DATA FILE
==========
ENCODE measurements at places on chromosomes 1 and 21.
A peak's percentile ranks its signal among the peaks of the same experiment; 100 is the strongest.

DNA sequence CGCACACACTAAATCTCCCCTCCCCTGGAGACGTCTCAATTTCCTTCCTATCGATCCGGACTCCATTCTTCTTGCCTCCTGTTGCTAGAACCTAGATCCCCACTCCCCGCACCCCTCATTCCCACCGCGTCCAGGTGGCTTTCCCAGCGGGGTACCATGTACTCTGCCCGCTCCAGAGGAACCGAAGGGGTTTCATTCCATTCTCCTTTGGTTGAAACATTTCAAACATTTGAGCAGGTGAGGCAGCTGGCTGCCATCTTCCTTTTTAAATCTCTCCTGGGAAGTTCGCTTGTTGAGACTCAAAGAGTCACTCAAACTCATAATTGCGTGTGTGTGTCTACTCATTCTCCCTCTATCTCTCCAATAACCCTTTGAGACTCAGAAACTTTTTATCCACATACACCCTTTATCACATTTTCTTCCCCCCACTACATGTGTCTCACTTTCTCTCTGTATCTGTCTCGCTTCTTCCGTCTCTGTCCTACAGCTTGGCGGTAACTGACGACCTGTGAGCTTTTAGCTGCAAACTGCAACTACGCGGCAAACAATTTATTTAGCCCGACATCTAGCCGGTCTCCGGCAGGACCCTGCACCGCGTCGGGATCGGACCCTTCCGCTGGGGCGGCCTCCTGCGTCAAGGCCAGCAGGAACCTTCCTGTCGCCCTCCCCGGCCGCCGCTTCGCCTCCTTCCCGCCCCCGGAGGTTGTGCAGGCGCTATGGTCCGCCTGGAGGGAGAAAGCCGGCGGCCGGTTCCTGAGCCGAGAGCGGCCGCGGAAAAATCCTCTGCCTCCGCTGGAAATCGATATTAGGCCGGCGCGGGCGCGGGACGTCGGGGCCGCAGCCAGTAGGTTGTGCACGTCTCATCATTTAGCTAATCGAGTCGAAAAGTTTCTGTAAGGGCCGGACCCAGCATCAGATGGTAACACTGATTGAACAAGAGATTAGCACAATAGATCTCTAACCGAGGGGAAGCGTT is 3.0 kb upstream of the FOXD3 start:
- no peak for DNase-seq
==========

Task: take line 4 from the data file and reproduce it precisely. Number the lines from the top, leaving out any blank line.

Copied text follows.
- no peak for DNase-seq